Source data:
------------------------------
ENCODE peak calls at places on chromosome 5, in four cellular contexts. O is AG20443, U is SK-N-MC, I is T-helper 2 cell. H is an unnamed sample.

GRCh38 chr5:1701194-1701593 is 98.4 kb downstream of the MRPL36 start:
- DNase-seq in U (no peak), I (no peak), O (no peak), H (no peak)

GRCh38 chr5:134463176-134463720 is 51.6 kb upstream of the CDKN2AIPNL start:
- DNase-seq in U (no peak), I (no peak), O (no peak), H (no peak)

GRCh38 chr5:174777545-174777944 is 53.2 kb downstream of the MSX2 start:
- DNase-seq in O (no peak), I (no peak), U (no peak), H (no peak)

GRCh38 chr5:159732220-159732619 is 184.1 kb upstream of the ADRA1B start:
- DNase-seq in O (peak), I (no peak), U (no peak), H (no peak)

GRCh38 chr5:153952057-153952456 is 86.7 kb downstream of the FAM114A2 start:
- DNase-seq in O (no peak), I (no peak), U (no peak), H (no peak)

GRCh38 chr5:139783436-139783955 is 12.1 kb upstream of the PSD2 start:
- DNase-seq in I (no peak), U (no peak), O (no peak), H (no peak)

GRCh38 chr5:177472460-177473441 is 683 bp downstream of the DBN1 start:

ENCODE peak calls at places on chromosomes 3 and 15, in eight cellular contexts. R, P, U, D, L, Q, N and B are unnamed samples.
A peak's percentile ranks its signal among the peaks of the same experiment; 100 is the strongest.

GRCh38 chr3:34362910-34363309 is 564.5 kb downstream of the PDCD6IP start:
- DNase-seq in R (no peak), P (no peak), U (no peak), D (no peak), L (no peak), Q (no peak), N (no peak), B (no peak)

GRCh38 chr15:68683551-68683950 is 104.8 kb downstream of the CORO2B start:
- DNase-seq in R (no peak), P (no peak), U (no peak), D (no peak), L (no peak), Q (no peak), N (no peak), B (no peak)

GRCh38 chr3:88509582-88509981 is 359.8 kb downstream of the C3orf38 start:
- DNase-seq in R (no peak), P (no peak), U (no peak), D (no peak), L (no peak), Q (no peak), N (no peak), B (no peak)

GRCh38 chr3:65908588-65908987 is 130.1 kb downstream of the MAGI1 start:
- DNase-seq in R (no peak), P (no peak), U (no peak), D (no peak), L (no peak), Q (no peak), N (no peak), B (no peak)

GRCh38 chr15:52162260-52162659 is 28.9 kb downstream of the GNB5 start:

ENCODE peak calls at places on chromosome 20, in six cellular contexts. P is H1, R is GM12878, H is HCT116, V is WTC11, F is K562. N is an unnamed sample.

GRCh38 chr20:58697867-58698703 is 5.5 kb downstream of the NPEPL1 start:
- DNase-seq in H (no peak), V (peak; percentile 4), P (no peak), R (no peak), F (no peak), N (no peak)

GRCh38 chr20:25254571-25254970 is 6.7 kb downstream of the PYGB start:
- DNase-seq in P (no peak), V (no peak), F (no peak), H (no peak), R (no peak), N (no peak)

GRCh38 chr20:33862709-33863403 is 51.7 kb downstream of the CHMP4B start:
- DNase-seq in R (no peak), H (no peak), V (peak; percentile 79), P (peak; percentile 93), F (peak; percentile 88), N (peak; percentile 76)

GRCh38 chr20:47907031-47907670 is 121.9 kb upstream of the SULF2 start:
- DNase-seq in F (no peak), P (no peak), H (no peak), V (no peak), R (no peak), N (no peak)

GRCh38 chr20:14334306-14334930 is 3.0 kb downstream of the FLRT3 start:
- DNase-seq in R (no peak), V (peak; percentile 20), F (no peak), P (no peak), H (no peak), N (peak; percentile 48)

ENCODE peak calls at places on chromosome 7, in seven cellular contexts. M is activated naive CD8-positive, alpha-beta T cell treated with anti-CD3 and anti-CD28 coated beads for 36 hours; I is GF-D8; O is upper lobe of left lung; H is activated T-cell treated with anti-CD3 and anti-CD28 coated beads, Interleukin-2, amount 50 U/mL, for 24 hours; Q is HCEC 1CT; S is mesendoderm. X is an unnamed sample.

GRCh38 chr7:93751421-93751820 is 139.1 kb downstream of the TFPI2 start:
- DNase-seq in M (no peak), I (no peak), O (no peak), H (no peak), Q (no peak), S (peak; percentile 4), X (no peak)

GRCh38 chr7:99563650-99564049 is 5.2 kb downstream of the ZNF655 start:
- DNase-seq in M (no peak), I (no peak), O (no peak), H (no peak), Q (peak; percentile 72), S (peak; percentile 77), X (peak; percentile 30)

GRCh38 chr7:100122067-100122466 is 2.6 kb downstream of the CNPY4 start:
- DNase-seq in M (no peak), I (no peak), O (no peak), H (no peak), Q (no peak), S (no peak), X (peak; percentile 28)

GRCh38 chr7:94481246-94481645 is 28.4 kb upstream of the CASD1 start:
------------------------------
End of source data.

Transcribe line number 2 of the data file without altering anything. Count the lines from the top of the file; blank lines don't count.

GRCh38 chr5:1701194-1701593 is 98.4 kb downstream of the MRPL36 start: